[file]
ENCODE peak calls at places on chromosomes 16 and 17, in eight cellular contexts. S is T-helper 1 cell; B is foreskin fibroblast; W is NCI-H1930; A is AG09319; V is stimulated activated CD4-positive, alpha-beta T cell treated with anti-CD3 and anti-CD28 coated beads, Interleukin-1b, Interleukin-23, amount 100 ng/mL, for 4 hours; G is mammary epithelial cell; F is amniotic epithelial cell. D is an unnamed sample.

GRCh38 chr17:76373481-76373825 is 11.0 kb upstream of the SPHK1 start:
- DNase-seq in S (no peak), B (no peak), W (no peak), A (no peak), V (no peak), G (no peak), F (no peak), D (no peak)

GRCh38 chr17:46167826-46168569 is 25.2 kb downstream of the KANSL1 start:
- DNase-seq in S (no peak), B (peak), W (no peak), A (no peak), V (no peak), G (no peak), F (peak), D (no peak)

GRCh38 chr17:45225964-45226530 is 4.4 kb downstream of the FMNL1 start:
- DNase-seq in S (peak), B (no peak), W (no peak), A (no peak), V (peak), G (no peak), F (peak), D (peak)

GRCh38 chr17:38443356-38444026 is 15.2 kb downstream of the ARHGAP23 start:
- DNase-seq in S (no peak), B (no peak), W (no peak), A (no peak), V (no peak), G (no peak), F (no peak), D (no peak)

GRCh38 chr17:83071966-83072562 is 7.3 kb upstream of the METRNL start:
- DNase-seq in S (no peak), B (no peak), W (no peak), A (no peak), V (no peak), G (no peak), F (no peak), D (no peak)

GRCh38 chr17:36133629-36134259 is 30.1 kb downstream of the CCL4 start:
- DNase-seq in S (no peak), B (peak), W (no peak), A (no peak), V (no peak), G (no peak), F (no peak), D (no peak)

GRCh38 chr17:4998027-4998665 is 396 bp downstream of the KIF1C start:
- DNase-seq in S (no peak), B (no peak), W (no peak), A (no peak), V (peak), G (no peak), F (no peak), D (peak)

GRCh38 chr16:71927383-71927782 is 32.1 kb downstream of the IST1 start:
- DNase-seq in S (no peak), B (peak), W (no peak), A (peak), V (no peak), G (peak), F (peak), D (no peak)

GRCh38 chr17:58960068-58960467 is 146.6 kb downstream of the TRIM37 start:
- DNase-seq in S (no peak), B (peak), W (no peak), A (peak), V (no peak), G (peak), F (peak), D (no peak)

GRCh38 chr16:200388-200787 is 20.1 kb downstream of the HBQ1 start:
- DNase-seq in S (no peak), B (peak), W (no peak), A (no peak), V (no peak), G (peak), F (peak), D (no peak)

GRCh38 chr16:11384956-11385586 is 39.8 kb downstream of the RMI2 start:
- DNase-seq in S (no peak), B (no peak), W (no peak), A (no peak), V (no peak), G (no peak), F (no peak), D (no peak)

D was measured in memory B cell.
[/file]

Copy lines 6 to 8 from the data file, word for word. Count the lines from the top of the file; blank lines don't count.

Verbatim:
GRCh38 chr17:45225964-45226530 is 4.4 kb downstream of the FMNL1 start:
- DNase-seq in S (peak), B (no peak), W (no peak), A (no peak), V (peak), G (no peak), F (peak), D (peak)

GRCh38 chr17:38443356-38444026 is 15.2 kb downstream of the ARHGAP23 start: